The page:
Facebook has reversed its ban on news content in Australia - here’s why

Facebook has reversed its ban on news content in Australia - here’s why (Photo: Shutterstock)
Facebook has reversed its ban on news content in Australia - here’s why (Photo: Shutterstock)

Facebook is to restore news content for its users in Australia, the social network has announced.

News was blocked to Australians on the social media platform last Thursday (18 Feb), with users unable to read or share any news stories on their accounts.

Australian Treasurer, Josh Frydenberg, said Facebook chief Mark Zuckerberg had told him the ban would end “in the coming days”, after the pair held talks.

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    “Facebook has re-friended Australia,” Mr Frydenberg told reporters in Canberra on Tuesday.

    Why was news blocked on Facebook in Australia?

    Facebook blocked Australian’s news access on the social networking platform last Thursday in response to a proposed legislation, currently being debated in the country's Senate.

    The Government’s new code aims to create a “fairer” relationship between tech giants and news companies, aiming to improve the negotiation process over the value of news content.


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    Facebook and Google have been strongly opposed to the new legislation, claiming the code misunderstands how the internet works. However, the Australian government has said the code is necessary to “level the playing field” for news publishers, who have seen a dramatic loss of profits since the arrival of the internet.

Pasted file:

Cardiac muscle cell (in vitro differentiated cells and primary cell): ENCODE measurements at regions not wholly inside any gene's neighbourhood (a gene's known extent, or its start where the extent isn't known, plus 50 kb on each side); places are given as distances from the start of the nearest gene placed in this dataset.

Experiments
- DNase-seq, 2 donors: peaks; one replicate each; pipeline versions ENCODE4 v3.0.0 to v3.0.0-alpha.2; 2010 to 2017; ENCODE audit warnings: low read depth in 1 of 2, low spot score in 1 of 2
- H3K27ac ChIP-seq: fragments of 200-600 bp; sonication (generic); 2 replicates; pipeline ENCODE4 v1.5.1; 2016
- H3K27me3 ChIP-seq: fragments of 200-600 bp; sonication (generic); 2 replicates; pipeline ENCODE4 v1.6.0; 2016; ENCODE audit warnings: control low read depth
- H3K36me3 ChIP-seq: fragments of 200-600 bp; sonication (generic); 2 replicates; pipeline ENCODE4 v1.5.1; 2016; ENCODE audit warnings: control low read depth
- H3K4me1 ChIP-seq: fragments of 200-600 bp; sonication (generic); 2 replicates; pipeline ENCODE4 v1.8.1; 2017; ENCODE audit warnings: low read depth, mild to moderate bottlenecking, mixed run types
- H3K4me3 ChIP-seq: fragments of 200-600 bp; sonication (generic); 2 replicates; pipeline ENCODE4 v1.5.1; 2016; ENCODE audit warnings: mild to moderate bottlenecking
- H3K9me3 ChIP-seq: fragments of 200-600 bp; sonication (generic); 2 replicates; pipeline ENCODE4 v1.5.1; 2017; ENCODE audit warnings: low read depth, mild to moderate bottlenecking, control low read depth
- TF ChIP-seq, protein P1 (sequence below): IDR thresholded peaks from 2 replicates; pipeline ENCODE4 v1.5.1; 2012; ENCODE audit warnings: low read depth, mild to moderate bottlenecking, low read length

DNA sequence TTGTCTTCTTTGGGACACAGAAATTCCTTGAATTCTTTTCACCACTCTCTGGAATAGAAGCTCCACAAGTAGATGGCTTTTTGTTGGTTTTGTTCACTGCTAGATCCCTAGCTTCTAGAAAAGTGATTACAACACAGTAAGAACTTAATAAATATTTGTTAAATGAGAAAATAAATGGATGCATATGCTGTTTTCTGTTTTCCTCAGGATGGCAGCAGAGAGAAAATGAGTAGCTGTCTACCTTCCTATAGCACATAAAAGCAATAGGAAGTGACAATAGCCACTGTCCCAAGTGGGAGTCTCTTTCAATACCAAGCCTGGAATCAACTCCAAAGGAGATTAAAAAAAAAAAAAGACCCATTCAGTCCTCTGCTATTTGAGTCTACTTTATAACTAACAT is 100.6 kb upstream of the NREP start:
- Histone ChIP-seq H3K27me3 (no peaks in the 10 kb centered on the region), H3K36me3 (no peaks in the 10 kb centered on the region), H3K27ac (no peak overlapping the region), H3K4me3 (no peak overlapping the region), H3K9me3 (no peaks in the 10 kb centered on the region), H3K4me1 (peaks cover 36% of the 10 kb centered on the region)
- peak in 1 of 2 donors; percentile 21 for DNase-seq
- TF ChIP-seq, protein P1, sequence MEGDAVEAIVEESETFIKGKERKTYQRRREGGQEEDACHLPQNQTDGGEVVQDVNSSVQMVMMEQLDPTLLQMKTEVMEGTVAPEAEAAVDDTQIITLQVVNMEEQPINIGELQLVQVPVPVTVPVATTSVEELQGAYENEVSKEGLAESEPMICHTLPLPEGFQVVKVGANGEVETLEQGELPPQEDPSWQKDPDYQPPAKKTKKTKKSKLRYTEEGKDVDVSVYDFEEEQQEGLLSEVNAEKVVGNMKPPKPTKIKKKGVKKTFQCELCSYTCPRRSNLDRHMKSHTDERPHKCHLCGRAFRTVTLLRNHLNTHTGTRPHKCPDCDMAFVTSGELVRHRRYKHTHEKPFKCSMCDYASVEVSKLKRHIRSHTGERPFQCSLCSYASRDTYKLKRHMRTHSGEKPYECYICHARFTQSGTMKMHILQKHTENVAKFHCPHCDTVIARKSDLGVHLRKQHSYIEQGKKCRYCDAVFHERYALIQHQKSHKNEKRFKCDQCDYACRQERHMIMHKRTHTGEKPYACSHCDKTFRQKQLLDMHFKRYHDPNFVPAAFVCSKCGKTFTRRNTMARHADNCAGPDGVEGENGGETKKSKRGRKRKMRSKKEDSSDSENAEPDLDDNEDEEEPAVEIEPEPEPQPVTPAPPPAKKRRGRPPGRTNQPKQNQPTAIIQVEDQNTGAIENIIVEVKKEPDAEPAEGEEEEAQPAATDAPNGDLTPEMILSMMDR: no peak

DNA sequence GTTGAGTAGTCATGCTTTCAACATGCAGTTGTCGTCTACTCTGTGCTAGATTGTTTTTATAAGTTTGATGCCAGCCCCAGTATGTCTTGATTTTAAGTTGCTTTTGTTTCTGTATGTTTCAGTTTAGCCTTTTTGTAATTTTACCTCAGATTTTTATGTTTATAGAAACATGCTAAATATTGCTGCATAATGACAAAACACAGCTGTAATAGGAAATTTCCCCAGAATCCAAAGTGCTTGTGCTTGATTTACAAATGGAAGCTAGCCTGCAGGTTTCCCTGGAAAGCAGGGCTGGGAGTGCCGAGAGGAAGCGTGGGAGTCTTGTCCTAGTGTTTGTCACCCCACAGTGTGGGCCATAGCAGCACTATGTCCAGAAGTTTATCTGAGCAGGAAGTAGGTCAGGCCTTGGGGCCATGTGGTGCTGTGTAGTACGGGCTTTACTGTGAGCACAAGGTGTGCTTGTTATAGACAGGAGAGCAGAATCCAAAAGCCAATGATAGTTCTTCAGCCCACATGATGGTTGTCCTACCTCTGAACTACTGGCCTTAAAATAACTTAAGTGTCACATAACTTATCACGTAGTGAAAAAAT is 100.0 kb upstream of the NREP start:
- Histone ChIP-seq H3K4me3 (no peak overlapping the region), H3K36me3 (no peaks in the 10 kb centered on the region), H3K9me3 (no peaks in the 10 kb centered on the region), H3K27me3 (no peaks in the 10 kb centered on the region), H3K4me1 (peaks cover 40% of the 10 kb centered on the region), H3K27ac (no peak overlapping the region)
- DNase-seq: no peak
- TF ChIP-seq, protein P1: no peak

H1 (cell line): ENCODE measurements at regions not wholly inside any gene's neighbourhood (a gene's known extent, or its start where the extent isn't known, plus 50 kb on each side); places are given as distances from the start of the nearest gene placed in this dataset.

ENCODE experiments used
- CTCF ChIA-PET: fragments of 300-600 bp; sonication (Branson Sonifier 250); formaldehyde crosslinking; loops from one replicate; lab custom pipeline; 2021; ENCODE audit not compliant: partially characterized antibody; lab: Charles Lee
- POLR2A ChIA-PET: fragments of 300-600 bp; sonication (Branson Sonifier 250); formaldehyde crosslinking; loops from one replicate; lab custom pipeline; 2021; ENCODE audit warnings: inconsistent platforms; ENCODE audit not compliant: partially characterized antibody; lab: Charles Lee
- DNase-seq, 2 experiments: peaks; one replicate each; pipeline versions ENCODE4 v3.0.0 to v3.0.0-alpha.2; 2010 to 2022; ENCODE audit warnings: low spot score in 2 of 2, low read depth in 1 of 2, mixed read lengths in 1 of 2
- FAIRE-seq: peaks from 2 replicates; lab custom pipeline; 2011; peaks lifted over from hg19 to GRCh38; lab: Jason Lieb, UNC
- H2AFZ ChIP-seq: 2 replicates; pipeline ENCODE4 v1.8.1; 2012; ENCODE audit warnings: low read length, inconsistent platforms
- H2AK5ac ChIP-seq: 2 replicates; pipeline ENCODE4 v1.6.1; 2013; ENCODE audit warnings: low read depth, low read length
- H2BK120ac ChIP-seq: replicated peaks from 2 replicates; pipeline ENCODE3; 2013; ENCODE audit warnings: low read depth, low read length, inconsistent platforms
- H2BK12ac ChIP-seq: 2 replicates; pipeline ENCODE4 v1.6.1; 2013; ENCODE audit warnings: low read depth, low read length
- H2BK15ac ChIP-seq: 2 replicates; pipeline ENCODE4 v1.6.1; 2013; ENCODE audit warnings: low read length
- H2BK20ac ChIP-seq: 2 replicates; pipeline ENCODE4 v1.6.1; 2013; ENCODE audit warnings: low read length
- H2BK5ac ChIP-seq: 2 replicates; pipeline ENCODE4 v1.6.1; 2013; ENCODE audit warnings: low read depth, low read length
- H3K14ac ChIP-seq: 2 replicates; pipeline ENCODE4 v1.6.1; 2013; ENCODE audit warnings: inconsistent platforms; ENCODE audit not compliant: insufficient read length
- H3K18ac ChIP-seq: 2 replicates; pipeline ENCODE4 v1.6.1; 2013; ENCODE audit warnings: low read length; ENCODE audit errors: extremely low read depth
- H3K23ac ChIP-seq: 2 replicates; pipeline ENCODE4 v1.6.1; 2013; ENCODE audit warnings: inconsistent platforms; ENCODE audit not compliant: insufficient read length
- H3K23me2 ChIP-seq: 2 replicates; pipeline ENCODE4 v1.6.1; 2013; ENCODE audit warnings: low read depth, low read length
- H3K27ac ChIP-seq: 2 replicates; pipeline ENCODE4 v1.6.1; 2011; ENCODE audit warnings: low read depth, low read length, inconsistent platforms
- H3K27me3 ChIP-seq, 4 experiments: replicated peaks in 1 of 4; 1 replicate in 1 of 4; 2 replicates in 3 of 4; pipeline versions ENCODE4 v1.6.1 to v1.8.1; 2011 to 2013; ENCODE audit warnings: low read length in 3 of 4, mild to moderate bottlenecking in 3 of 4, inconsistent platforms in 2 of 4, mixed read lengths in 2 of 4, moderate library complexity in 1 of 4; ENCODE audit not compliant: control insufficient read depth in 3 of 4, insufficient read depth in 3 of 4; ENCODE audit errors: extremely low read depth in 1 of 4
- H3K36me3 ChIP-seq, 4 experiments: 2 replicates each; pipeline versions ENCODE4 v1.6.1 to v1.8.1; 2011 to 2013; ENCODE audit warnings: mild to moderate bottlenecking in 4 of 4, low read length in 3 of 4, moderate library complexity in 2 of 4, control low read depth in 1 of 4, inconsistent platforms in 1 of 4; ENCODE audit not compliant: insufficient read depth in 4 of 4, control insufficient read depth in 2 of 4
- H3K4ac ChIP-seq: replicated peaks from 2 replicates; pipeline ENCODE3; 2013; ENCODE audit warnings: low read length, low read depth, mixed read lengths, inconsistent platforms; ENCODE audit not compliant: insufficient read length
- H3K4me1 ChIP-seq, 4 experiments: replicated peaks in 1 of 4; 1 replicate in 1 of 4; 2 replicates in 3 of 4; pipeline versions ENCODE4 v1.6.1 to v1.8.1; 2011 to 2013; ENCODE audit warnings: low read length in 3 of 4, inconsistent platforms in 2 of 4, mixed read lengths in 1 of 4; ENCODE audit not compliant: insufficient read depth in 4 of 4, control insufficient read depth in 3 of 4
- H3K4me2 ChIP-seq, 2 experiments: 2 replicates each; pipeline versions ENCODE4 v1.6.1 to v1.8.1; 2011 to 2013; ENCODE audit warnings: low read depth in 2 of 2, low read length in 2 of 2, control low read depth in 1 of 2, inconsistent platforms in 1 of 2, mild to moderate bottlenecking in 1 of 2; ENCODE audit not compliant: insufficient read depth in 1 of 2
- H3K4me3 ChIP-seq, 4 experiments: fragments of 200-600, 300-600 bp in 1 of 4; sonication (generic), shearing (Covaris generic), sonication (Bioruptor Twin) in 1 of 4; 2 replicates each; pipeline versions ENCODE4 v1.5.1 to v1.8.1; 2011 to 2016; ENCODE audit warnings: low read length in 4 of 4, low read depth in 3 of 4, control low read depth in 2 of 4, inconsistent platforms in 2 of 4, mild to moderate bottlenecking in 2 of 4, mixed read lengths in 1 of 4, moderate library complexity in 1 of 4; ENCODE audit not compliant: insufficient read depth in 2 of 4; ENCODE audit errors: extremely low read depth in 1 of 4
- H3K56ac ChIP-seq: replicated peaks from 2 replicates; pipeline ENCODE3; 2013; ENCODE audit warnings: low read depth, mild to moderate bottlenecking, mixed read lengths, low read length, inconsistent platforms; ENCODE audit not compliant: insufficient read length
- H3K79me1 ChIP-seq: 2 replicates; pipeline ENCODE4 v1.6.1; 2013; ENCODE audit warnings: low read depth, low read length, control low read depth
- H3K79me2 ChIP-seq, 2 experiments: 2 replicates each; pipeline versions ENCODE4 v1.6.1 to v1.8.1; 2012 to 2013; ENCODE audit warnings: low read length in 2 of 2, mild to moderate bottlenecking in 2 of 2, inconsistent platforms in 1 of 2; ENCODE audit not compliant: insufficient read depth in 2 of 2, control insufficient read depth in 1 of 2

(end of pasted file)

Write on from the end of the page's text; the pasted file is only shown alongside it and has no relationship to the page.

The news block saw publishers unable to post any content to the social network, and users were unable to see previously posted content on pages.

    However, the change brought with it several unintended consequences, as content from emergency services disappeared, and some Australian government health department Facebook accounts were affected, including ones which share information about Covid-19 pandemic and vaccine information.

    Why has Facebook overturned the block?


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    Campbell Brown, vice president of global news partnerships at Facebook, said: “Going forward, the government has clarified we will retain the ability to decide if news appears on Facebook so that we won't automatically be subject to forced negotiation.

    "We have come to an agreement that will allow us to support the publishers we choose to, including small and local publishers."

    The code will have four further amendments introduced, including one that means the Government may not apply the code to Facebook if it can demonstrate a "significant contribution" to local journalism.

    There will be a two month mediation period before government enforced arbitration kicks in, giving parties more time to reach a private deal.